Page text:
The screening began with Tim League -- venerable genre film enthusiast, owner of the Alamo Drafthouse, and programmer of the SX Fantastic showcase in which Serbian Film was playing -- telling me and the rest of the audience to get the hell out. Either that, or he didn't want to hear any whining after Serbian Film kicked our asses, heretofore thought inured to on-screen gore and depravity after years of worshipping at the altar of the horror movie. This was not idle talk. Ninety-six minutes later, I was among a group of a half-dozen battle-hardened critics and writers who, when asked for their impressions of what they had just seen, found themselves unable to string together a coherent sentence. Consensus: Serbian Film was, by a long shot, the most disturbing thing we had ever seen.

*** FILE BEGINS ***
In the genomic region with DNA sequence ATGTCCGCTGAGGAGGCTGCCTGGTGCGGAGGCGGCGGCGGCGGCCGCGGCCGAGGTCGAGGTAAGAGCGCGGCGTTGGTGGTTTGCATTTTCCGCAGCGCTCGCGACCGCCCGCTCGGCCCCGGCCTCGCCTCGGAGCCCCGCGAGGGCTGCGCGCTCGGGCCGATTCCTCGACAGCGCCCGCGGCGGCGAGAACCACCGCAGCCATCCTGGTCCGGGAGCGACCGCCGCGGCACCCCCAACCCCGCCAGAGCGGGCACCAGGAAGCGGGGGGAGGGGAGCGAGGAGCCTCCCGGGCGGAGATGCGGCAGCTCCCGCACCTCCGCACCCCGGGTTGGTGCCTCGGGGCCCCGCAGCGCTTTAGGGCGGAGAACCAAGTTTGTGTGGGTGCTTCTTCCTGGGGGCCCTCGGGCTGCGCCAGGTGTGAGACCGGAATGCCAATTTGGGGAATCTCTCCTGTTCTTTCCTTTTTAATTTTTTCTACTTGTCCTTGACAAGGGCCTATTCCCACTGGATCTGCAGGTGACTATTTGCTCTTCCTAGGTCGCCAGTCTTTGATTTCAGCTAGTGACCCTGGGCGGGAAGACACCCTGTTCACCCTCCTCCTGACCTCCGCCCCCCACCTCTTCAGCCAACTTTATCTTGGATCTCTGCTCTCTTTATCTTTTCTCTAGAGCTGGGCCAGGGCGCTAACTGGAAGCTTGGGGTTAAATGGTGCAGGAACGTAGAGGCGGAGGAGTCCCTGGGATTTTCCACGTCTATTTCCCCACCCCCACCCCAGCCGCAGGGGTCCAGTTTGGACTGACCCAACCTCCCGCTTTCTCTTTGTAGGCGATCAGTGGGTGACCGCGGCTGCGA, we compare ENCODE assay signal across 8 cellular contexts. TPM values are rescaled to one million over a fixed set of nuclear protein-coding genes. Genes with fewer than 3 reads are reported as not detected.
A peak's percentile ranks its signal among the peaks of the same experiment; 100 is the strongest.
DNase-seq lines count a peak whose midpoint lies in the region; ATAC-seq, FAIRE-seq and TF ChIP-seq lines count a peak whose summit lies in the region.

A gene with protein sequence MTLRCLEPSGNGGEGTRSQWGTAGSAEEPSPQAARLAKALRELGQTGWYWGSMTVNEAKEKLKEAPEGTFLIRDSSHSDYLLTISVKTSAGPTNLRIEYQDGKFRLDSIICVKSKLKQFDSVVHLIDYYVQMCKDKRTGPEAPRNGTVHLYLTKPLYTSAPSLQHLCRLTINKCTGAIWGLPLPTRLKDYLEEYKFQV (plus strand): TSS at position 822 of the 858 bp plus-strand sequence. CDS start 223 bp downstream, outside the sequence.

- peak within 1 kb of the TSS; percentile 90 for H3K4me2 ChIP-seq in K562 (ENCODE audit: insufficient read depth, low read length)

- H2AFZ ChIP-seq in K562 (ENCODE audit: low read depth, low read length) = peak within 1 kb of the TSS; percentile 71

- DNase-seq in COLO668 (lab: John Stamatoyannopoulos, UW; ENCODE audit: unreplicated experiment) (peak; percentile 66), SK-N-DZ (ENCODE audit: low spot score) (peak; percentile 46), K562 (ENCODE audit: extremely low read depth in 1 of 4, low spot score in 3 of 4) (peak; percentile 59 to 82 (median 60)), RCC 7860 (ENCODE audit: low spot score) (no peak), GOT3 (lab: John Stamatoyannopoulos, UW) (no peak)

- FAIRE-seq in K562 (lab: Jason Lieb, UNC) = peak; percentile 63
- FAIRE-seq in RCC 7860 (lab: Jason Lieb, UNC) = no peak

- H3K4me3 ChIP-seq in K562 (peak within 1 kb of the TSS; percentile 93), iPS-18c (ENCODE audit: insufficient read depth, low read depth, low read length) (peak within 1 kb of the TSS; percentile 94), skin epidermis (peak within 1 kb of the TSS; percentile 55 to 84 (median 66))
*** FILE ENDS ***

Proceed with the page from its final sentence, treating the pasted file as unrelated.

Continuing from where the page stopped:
Let me put my cards on the table: this movie depicts some acts that I think should not be depicted. I don't mean legally: as a free speech absolutist, I would never advocate for anything being banned, no matter how awful, so long as no one is actually hurt. But I do think -- or am starting to think -- that filmmakers have a moral obligation not to show certain things unless they are prepared to seriously grapple with their real-world consequences. Like Michael Haneke's Funny Games, Serbian Film is interested not in the substance of the images it puts on the screen, but in the images themselves: their power and their effect on us. This is perfectly legitimate, but in this particular case a line has been crossed. If saying that is moralistic and unprogressive, so be it.